To conclude, I think that OnePlus has achieved a lot of what it intended with this launch. If the desire was to prove that it could launch a true flagship that competes against the premium sector, the hardware is all there, and all it needs is a bit more software tuning to become one of the best Android phones you can buy right now.
The only problem is perception, and it has a lot to do with how young the brand is. I asked at least 5 friends that were average consumers to pick between the 9 Pro and the iPhone 12 Pro or the Galaxy S21 Plus, which are almost the same price, and none of them picked the OnePlus. Sadly, if the 9 Pro is not really a better phone, or doesn’t have a halo feature that makes those other phones look bad, once you remove the value proposition from the equation, it’s a hard sell.
For sure, in cases like photography, it has Improved a bit, but not completely. And then if the company chooses to trail behind in things like selfie video at a time when social media is a huge part of our lives, then why should you pay more for the 9 Pro if a regular iPhone 12 can tackle these things for less money? If there was one product that needed that whole Never Settle mentality, it’s this one.
If you’re a OnePlus fan, I have no problem recommending the 9 Pro. It’s definitely the best phone they’ve ever made and we know the company is speedy about software updates to address the shortcomings. Now, if you’re not, you might want to consider what features you care about most before choosing this over any of its flagship competitors.
Anton D. Nagy contributed to this Samsung Galaxy Buds Pro review.
With the release of the Galaxy S21 line, Samsung also introduced an update to their truly wireless earbuds. Despite having quite a few options in the lineup — ranging from long battery life to simple sound to interesting bean designs, Samsung decided that they would put all of that together to create their version of a Pro earbud. I have already done a Samsung Galaxy Buds Pro review over on my channel, but weeks later I have a couple of extra thoughts on these little earbuds.
Let me put this out there right now: despite me saying these aren’t the absolute best I’ve ever used, the Galaxy Buds Pro has become my go-to every day truly wireless earbuds. So let’s talk through that. This is Pocketnow and this is our Samsung Galaxy Buds Pro review.
Samsung Galaxy Buds Pro review video
Small yet mighty
The terminology of Pro might make you think that Samsung’s track record of making small earbuds is shifting. Instead, Samsung manages to make earbuds that are basically the same size as the previous Galaxy Buds Live, to the point that style shells for the Live can actually fit on the Buds Pro case.
The overall footprint of the Galaxy Buds Pro is pleasantly small, making for a package that can be thrown easily in any pocket or bag. The case still has some smarts installed, with the USB-C port providing conventional charging on top of the wireless charging capabilities. It’s kind of nice to be able to put the Buds Pro case on a wireless charger while I’m using whatever phone was previously sitting on it — I barely think about how much battery the Live case has, because it’s constantly being topped up. So while it might not have the longevity of the Galaxy Buds+, the give and take means I’ll take the better sound in the Pro despite that sacrifice.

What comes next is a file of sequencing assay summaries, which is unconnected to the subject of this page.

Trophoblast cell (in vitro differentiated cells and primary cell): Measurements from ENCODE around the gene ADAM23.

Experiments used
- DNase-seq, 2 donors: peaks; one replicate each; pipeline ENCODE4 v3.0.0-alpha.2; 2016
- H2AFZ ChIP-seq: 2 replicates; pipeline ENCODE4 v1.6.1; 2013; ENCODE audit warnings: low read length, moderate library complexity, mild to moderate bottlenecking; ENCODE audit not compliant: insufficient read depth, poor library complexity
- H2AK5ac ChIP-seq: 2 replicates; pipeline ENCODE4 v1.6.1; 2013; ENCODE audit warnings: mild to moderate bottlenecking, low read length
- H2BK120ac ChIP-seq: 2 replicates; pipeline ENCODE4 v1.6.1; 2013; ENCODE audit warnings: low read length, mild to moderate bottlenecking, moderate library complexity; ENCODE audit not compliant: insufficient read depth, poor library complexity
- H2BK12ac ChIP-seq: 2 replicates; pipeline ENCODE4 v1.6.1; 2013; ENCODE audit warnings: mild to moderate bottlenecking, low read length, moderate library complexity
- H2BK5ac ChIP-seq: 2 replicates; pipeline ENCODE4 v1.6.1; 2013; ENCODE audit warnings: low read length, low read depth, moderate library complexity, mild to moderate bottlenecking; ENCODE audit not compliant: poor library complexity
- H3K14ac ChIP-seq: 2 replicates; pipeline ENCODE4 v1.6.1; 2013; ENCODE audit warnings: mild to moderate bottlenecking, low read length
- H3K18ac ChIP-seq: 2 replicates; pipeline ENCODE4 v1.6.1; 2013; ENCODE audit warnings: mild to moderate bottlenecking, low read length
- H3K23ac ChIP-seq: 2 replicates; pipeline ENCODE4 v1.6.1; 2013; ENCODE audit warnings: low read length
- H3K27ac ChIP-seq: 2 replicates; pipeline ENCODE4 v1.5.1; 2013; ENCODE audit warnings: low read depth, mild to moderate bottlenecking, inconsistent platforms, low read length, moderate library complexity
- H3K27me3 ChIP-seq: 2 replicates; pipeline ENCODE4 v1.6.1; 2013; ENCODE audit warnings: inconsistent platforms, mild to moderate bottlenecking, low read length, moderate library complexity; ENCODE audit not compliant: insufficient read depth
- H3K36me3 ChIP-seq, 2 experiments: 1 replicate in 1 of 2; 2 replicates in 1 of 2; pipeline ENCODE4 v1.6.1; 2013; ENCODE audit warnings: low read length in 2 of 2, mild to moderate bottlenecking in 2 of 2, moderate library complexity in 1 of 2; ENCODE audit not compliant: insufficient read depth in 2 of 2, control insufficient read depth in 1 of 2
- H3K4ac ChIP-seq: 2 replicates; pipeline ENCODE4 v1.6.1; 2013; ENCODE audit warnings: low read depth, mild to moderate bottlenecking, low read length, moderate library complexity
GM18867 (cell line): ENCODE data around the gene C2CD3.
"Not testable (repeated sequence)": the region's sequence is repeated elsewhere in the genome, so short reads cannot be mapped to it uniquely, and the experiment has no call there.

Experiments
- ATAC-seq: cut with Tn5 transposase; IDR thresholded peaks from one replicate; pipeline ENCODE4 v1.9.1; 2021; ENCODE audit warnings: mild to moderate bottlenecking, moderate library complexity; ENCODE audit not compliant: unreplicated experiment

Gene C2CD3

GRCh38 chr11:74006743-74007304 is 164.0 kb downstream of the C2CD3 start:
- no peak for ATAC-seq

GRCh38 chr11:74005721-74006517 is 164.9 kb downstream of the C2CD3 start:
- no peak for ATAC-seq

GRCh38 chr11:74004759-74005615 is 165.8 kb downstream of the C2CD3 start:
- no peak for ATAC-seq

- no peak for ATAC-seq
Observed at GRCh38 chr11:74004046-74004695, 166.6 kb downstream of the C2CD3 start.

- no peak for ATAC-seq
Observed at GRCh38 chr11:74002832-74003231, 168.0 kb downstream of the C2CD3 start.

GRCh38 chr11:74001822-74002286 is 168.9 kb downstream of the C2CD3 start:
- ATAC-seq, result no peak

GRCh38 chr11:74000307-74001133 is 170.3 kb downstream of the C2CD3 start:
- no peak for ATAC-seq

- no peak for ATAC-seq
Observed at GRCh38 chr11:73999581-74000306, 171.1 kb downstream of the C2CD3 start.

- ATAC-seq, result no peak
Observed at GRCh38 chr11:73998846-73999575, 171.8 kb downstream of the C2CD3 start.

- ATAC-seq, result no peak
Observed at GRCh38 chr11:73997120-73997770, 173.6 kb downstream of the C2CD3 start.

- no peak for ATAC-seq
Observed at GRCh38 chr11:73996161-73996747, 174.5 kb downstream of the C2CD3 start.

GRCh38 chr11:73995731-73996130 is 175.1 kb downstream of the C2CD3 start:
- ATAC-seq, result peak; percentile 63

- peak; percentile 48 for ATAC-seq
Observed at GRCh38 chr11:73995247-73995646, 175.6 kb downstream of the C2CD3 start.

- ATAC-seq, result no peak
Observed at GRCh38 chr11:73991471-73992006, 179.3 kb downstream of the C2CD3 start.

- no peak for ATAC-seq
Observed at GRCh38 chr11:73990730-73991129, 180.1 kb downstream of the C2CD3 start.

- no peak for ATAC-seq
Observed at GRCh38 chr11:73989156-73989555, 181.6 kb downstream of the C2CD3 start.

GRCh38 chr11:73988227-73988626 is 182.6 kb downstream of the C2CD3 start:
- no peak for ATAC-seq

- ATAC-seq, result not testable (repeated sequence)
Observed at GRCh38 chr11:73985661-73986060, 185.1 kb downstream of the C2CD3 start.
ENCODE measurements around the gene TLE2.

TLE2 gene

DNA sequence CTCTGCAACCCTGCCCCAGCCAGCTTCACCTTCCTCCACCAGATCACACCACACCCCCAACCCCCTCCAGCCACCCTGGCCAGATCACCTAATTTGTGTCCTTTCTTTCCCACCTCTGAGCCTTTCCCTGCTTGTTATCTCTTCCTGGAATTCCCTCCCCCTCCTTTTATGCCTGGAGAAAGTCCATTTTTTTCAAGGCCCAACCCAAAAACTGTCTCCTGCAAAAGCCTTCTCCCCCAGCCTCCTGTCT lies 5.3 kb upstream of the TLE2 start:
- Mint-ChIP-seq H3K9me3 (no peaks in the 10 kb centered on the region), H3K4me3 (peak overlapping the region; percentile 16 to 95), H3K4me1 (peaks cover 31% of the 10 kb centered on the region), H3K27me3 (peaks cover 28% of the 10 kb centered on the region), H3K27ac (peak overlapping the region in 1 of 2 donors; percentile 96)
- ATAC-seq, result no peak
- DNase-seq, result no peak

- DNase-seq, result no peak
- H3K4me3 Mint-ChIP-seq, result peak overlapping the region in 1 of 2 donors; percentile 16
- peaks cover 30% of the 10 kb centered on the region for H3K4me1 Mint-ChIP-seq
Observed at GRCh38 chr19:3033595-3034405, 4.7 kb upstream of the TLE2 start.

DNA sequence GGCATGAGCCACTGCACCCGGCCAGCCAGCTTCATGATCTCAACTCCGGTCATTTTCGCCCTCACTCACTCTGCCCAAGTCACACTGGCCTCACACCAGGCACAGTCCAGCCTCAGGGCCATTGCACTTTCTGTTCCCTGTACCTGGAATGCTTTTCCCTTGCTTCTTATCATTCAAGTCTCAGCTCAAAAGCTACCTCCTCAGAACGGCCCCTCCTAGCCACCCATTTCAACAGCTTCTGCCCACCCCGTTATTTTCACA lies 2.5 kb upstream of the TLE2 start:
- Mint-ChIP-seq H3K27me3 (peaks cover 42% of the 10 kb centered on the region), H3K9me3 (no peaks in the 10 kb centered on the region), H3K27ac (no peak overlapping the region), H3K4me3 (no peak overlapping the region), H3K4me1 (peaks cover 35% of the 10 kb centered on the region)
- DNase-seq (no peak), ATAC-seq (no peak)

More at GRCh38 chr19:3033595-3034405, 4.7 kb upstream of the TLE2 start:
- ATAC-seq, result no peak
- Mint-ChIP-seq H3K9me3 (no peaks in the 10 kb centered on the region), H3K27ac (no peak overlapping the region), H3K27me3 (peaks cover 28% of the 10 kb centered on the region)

The word Pro
Obviously, the actual shape of the Galaxy Buds Pro is different than the Galaxy Beans — in the first move toward what could constitute the word ‘Pro,’ Samsung comes back to an in-ear driver that creates a seal in one’s ears for better-isolated sound. The result inevitably is better bass response, for a bit more bump than before. That’s not to say Samsung completely moved away from the lessons learned with the Buds Live — the Buds Pro still has a small vent that allows for just a little bit of air to filter through so that you don’t have a total and potentially uncomfortable seal. This is something that actually adds to the earbuds’ ambient sound feature, which we’ll get into later.
The Buds Pro has touch-sensitive areas on both earbuds that can be customized in the app, but basically provide just the typical tap and hold controls. Single, double, and triple taps on either earbud give you playlist control while holding either earbud can control volume, activate voice assistance, or change up the sound modes. Either earbud can be used on their own, making for the usual scenario for me where I have one earbud in until it runs out of battery and then switch up to keep the background tunes or podcasts rolling. And finally, if you want to turn on the pairing mode to get the Buds Pro connected to a new device, both earbuds have to be in and pressed until the mode is activated.
Samsung sound, now Pro
Now obviously sound and sound mode quality might be different across other people’s I found in my JV review and since then, the Buds Pro provides a great listening experience that works for multiple genres of audio content. Finding the right ear tip for a comfortable but robust seal is the first step toward a good sound experience, and I found the already installed tips to be just fine. The music I generally listen to came through very pleasantly, from hip-hop tunes to poppy R&B to electronic songs from Daft Punk (shouts out to them, end of an era). While I did say that there is better bass this time around, I will also admit that I’m a bit of a bass head especially for my hip-hop songs, so it’s good that in the Samsung app there are equalizer settings — Bass Boost was an obvious choice.